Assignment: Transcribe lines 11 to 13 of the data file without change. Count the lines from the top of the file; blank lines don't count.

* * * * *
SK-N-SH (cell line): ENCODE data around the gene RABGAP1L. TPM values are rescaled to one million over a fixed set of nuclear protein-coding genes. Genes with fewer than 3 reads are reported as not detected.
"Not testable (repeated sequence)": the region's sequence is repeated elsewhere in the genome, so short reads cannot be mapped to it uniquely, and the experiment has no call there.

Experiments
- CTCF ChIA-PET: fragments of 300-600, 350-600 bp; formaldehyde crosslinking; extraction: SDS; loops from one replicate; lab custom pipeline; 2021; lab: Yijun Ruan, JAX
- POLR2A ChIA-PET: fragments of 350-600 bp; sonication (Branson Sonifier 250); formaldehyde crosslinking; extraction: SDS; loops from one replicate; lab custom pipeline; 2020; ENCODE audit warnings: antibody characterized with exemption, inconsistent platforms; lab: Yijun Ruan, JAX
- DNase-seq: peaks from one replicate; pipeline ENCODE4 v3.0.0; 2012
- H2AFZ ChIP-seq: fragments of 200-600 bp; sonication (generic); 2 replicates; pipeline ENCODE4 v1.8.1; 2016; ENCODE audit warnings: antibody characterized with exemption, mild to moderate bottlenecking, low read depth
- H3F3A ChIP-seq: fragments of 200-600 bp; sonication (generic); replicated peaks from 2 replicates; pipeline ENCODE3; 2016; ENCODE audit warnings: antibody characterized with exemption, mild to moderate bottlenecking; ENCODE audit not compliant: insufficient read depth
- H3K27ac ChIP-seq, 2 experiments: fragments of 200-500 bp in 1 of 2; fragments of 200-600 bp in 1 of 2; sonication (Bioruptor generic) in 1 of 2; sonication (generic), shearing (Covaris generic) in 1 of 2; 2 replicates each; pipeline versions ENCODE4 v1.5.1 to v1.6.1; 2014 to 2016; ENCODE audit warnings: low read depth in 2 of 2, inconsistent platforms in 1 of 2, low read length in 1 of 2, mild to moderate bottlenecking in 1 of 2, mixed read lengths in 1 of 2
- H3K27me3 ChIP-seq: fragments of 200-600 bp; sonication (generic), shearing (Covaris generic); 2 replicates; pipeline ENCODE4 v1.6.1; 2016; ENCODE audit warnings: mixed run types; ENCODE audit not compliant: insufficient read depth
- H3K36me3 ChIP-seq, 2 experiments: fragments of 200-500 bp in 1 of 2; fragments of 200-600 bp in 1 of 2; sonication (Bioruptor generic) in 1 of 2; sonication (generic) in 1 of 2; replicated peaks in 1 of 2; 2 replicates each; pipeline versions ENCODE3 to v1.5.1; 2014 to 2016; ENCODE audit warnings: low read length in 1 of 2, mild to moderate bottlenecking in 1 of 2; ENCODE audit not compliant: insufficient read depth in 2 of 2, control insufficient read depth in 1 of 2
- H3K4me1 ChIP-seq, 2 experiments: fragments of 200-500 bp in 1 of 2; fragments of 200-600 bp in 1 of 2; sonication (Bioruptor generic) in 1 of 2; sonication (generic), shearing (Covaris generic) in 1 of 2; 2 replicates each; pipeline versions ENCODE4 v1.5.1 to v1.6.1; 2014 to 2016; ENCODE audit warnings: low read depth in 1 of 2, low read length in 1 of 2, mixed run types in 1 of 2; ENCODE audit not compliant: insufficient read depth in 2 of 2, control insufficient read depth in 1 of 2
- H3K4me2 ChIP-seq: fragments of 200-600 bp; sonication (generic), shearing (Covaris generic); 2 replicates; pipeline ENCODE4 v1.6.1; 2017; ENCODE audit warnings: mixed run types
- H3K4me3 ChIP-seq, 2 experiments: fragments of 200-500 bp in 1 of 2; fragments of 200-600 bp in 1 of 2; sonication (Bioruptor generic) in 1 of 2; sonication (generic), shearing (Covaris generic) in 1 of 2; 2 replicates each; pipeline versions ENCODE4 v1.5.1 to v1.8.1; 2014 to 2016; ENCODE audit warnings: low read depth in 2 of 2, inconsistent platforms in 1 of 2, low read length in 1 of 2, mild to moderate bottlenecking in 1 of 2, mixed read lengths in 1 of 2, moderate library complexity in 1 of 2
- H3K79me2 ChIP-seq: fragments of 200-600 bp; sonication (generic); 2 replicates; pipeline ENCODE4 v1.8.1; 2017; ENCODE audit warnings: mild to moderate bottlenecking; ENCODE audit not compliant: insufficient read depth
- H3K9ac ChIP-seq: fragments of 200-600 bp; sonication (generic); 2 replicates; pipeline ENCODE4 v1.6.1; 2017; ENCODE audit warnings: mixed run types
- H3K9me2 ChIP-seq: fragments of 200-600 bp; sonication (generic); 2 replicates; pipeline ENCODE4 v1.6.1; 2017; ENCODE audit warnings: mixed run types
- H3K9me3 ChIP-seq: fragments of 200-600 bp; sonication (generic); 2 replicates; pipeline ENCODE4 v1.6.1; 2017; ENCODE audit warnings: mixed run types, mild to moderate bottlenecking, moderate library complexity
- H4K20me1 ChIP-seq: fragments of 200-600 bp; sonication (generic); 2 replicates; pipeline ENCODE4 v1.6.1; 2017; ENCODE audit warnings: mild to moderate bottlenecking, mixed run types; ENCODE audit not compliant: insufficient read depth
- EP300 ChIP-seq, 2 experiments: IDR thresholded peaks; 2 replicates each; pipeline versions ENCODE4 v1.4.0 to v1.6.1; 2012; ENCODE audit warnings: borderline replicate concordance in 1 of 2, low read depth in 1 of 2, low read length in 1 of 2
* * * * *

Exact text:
- H3K36me3 ChIP-seq, 2 experiments: fragments of 200-500 bp in 1 of 2; fragments of 200-600 bp in 1 of 2; sonication (Bioruptor generic) in 1 of 2; sonication (generic) in 1 of 2; replicated peaks in 1 of 2; 2 replicates each; pipeline versions ENCODE3 to v1.5.1; 2014 to 2016; ENCODE audit warnings: low read length in 1 of 2, mild to moderate bottlenecking in 1 of 2; ENCODE audit not compliant: insufficient read depth in 2 of 2, control insufficient read depth in 1 of 2
- H3K4me1 ChIP-seq, 2 experiments: fragments of 200-500 bp in 1 of 2; fragments of 200-600 bp in 1 of 2; sonication (Bioruptor generic) in 1 of 2; sonication (generic), shearing (Covaris generic) in 1 of 2; 2 replicates each; pipeline versions ENCODE4 v1.5.1 to v1.6.1; 2014 to 2016; ENCODE audit warnings: low read depth in 1 of 2, low read length in 1 of 2, mixed run types in 1 of 2; ENCODE audit not compliant: insufficient read depth in 2 of 2, control insufficient read depth in 1 of 2
- H3K4me2 ChIP-seq: fragments of 200-600 bp; sonication (generic), shearing (Covaris generic); 2 replicates; pipeline ENCODE4 v1.6.1; 2017; ENCODE audit warnings: mixed run types